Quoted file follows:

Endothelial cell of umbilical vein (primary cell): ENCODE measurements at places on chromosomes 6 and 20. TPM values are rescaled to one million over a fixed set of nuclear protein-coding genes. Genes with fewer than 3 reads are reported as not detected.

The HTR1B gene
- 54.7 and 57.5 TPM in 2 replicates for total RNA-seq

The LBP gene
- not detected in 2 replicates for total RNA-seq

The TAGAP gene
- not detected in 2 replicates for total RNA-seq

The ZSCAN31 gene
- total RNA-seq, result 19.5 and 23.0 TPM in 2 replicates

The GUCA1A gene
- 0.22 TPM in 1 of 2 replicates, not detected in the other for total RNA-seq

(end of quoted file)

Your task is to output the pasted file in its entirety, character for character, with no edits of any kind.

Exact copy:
Endothelial cell of umbilical vein (primary cell): ENCODE measurements at places on chromosomes 6 and 20. TPM values are rescaled to one million over a fixed set of nuclear protein-coding genes. Genes with fewer than 3 reads are reported as not detected.

The HTR1B gene
- 54.7 and 57.5 TPM in 2 replicates for total RNA-seq

The LBP gene
- not detected in 2 replicates for total RNA-seq

The TAGAP gene
- not detected in 2 replicates for total RNA-seq

The ZSCAN31 gene
- total RNA-seq, result 19.5 and 23.0 TPM in 2 replicates

The GUCA1A gene
- 0.22 TPM in 1 of 2 replicates, not detected in the other for total RNA-seq